SINGAPORE -East Asia's first female ambassador to the United States is no stranger to being a pioneer, or dealing with tough binds.
In 1964, Professor Chan Heng Chee was the first woman to graduate with first-class honours in political science from the University of Singapore, which later became the National University of Singapore (NUS).
"Coming to NUS really opened up my mind and fed my hunger for knowledge," said Prof Chan, adding that many of her role models were female social workers whom she had read about in the university library.
In the following years, she went from being the first woman to head the Department of Political Science at the National University of Singapore in 1985, to the nation's permanent representative to the United Nations in 1989.
When asked about the challenges she faced as an ambassador, Prof Chan noted that men had some advantages in building camaraderie by playing golf or smoking together.
So when she became dean of the women ambassadors in Washington, she tried to help other female ambassadors who lacked connections by organising meals with important people, including the presidential cabinets and justices from the Supreme Court such as the late Ruth Bader Ginsburg.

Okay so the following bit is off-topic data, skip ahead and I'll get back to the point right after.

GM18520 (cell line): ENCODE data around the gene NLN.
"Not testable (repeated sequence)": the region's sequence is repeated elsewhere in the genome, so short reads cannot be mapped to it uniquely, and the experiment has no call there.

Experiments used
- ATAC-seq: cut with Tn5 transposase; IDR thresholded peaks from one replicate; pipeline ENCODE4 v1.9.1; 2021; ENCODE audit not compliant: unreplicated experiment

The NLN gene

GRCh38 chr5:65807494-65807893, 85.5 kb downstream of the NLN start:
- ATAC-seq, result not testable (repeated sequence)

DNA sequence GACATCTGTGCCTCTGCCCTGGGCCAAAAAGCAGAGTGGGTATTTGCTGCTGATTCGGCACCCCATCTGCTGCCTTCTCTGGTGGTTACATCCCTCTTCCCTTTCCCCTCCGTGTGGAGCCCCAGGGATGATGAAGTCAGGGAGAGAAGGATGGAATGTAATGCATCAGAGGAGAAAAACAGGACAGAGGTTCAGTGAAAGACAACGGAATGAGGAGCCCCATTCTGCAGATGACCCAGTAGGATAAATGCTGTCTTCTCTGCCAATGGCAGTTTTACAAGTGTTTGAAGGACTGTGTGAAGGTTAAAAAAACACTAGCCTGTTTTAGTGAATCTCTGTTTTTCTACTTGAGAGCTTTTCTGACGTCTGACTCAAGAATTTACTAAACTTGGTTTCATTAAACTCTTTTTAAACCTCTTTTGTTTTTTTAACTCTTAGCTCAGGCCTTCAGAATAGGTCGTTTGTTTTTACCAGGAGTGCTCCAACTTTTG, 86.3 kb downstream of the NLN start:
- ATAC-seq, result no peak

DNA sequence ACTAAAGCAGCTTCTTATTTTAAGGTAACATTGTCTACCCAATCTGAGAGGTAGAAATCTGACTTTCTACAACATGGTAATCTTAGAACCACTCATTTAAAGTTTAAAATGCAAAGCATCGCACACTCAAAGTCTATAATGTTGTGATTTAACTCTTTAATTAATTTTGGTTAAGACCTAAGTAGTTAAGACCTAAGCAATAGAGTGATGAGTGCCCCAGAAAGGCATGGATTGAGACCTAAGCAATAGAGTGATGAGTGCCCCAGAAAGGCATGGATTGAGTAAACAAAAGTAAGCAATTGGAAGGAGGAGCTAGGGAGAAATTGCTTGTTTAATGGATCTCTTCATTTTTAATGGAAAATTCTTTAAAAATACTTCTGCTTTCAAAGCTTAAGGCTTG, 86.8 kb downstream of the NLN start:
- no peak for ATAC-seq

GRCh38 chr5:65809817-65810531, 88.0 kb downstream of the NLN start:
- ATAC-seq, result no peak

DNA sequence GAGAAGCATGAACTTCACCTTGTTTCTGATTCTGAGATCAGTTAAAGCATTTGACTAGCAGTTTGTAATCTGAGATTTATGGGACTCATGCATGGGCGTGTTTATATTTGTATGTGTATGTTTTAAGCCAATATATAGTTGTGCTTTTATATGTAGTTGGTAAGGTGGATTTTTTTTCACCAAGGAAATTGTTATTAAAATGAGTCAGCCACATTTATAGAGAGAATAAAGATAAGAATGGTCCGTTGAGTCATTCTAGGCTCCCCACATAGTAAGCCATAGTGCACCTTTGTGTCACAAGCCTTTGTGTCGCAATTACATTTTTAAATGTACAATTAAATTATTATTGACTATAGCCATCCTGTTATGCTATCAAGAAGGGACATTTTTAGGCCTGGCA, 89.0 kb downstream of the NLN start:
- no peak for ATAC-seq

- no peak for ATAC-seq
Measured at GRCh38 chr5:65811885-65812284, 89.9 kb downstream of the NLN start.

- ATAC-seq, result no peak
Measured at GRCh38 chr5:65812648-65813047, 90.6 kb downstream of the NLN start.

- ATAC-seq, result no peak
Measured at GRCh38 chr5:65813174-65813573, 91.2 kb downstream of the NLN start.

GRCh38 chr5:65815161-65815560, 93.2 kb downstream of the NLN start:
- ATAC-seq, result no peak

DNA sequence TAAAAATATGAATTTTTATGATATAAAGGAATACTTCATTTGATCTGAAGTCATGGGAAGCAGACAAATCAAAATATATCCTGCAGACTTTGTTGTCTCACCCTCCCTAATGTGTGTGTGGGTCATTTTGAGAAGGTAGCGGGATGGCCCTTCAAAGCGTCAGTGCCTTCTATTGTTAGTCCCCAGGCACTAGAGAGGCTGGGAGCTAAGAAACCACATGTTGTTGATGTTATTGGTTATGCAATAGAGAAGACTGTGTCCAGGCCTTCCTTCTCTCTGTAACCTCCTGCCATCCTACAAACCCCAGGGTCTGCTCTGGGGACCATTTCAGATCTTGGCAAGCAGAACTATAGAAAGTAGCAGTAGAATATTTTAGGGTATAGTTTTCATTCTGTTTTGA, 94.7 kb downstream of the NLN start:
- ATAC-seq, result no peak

Last Wednesday (Nov 3), the Ambassador-at-Large received the Eminent Alumni Award at the NUS Alumni Awards 2021.
The award recognises alumni who have distinguished themselves nationally or globally.
Another recipient was first-generation leader Ong Pang Boon who graduated from the University of Malaya - once part of the University of Singapore - with a geography degree.
The third recipient, Mr Philip Yeo, chairman of consultancy Economic Development Innovations Singapore, was honoured as a prominent leader in the Singapore Administrative Service spanning almost three decades.
Prof Chan continues to wear many hats. She is deputy chairman of the Social Science Research Council and chairman of the board of trustees of the ISEAS - Yusof Ishak Institute, as well as professor at the Lee Kuan Yew Centre for Innovative Cities in the Singapore University of Technology and Design.
"Nothing comes without hard work," she said in her advice to young people. "And when you have put in a lot of work, your interest develops further."